Emily St. John Mandel – The Glass Hotel

While I loved Station Eleven, I was cautious about reading this because I worried that Mandel’s post-apocalyptic elegy was a one-off. A friend of mine who had gone from that to the author’s earlier books had more or less confirmed my suspicions. As I’ve said before, SF by people who don’t normally write it is usually bad, and Station Eleven was really an exception.

And since I knew anyway that The Glass Hotel wasn’t another pass at the genre, and was more of a straightforward literary novel, I wasn’t in a hurry to pick it up.

But here we are. It was 99p on the Kindle store, and I can never resist a bargain.

You could say that The Glass Hotel takes place in a parallel universe (to Station Eleven), which means it is a genre novel; there are a couple of characters in this who have slipped through, and there is passing mention of the Georgia Flu, but other than that this is a novel that stands alone, and you don’t need to have read Station Eleven.

If you think back to before Covid times, you may recall the last time the world edged towards disaster and capitalism almost collapsed. This is the milieu of The Glass Hotel: that era of dodgy financial instruments, lost savings and scandals, along with an economic crash and associated fallout. People whose fortunes are built on smoke and illusion, who live in glass houses and shouldn’t throw stones. Alongside this, Mandel weaves a narrative about dysfunctional families, estranged siblings, guilt, friendship, theft, ghosts, and the occasional bit of vandalism. What the vandalism has to do with the other things might be interesting, or it might not.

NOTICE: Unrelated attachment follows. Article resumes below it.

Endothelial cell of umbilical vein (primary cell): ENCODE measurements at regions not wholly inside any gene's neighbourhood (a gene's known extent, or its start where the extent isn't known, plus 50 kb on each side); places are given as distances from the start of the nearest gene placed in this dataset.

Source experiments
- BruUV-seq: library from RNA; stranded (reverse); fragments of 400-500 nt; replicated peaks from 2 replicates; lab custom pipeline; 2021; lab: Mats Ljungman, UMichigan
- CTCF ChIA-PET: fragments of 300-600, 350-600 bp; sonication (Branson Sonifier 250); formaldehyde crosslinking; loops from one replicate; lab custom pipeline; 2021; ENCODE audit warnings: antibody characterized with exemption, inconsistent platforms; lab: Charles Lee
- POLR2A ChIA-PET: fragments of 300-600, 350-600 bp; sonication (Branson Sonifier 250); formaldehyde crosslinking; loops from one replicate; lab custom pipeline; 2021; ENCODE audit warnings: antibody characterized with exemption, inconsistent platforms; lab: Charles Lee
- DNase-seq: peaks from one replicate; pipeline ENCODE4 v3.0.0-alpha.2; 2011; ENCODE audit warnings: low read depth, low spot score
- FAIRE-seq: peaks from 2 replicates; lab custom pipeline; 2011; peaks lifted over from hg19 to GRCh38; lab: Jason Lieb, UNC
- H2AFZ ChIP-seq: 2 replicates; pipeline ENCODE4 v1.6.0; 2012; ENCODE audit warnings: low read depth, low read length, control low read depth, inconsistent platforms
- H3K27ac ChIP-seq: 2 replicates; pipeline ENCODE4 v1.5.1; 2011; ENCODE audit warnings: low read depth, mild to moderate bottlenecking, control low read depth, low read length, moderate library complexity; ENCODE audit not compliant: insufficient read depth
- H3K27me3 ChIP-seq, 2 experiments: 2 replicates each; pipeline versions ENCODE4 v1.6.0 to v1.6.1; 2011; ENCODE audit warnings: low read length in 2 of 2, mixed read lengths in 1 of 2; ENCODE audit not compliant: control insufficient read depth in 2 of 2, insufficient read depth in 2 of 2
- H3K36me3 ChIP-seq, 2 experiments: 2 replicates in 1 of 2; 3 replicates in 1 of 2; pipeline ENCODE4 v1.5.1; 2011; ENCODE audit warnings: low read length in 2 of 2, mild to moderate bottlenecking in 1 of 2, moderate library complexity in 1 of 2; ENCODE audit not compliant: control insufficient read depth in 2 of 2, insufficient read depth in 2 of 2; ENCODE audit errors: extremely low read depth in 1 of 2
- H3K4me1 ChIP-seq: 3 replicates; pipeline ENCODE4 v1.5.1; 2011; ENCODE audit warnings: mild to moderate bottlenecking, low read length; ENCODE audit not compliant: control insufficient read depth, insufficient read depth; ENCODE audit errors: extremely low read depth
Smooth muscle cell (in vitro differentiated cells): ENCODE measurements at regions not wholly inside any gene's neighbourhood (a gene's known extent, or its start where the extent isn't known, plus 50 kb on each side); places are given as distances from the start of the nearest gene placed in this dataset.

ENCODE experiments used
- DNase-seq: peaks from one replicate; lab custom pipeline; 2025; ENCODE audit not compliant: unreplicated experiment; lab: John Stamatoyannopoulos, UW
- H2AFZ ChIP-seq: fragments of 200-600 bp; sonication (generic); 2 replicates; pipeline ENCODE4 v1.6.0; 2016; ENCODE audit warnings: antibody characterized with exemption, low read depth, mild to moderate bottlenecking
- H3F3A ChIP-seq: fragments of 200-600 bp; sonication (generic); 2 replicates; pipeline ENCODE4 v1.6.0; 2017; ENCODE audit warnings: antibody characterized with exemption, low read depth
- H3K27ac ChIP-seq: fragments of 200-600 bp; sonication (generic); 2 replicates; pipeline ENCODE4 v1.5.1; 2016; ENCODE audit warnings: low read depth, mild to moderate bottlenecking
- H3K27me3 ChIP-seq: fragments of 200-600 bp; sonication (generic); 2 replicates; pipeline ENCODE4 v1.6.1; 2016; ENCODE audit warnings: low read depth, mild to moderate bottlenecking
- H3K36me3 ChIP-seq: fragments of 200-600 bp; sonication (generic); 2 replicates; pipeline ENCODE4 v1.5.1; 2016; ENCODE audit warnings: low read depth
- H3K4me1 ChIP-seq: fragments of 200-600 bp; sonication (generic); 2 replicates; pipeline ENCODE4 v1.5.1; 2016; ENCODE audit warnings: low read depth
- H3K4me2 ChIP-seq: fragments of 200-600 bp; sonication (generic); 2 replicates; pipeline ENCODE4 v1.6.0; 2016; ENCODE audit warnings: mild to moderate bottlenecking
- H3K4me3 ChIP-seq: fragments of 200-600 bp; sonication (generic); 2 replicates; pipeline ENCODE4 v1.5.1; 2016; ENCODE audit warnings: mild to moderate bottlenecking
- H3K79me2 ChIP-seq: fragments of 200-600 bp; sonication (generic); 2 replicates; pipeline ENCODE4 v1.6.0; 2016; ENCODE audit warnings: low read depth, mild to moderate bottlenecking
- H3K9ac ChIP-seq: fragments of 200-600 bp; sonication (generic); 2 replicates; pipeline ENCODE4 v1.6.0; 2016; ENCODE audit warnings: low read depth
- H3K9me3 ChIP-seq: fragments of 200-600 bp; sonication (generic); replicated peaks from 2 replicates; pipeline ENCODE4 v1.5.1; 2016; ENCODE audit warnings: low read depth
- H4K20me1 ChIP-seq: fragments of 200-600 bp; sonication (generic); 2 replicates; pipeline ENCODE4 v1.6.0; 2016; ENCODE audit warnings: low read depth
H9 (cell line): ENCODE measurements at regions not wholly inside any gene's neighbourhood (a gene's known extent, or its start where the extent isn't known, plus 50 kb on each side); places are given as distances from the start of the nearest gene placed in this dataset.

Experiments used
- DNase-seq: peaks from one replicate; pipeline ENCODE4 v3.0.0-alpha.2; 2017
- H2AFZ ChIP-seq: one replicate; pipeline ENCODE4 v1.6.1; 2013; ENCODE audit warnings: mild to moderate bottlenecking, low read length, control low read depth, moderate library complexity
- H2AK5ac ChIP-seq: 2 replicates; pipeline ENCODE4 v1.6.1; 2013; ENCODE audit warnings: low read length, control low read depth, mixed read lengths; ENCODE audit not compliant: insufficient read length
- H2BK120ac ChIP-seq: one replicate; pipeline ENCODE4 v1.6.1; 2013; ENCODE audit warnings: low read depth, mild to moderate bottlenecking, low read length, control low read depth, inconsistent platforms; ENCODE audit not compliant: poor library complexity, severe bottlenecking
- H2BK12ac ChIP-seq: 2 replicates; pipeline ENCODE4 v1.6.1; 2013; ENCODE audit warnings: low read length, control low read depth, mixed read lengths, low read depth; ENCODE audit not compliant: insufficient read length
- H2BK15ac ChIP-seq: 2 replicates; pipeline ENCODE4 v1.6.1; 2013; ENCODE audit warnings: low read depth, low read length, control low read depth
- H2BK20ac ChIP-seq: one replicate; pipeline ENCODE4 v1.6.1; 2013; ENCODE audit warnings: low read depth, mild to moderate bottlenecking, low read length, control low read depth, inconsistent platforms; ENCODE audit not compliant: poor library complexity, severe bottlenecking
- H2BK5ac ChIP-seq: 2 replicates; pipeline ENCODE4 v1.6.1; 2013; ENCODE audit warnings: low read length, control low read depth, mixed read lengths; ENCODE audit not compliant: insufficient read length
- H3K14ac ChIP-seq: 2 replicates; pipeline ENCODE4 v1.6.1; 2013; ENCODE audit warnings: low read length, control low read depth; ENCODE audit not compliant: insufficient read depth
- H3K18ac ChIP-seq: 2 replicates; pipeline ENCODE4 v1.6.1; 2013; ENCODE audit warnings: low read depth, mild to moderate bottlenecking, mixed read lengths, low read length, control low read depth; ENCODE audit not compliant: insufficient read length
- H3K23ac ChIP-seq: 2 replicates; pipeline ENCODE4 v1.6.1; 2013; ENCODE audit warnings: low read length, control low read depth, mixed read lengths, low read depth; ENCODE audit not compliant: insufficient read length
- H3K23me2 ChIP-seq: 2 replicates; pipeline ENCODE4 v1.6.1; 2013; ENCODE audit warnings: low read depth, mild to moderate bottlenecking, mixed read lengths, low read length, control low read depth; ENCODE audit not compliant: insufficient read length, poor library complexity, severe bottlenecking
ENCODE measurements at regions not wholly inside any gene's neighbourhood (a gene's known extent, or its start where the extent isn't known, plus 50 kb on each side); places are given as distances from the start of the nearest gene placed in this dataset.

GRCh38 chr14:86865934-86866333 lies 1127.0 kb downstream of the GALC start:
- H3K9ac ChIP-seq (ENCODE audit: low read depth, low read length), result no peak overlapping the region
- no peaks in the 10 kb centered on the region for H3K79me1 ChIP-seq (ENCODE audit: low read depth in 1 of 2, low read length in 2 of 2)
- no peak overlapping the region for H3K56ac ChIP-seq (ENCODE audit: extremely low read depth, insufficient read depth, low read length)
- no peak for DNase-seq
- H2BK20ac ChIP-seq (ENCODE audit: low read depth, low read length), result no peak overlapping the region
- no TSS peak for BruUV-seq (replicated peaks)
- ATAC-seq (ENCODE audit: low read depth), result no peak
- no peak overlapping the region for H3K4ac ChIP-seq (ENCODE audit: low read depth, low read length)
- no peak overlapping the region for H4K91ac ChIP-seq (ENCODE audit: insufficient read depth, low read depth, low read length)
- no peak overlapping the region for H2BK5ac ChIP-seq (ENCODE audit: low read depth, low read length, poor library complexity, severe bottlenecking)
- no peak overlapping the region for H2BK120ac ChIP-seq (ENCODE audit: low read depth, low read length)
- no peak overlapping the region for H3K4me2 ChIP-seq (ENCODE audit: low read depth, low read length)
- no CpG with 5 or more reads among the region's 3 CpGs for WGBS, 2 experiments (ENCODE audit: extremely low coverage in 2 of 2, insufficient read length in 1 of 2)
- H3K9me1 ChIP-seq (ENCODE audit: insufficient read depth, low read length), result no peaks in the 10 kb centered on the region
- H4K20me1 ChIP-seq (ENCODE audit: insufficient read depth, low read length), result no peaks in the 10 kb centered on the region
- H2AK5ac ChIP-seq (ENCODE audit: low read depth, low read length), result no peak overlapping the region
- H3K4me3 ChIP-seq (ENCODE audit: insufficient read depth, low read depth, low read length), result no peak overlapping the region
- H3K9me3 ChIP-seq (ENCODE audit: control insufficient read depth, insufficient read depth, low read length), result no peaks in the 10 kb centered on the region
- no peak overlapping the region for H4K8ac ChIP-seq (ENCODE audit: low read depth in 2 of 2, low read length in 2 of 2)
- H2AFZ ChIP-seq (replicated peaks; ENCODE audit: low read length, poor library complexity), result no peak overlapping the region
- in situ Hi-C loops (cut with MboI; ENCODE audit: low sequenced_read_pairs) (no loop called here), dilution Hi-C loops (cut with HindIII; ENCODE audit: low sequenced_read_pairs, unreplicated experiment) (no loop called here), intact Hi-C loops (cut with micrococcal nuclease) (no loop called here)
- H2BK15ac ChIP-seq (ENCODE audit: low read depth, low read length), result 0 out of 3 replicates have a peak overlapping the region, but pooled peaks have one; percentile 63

But you don’t come to Mandel for the plot details. You come for the tone, the narrative technique, her easy way with prolepsis and analepsis, her fluidly shifting viewpoints, her deft changes of tense and perspective. In this, she reminds me of John Le Carré: another great stylist and under-rated writer. Mandel can take you back and forth in time with ease, and can switch focal character and location so subtly that you barely notice, except that someone who just ran away to sea suddenly turns up in another scene, in flashback.

So I enjoyed this, is what I’m saying, and I’m glad I finally picked it up. As of today, it is still 99p on the ol’ Kindle, which makes it an essential download.

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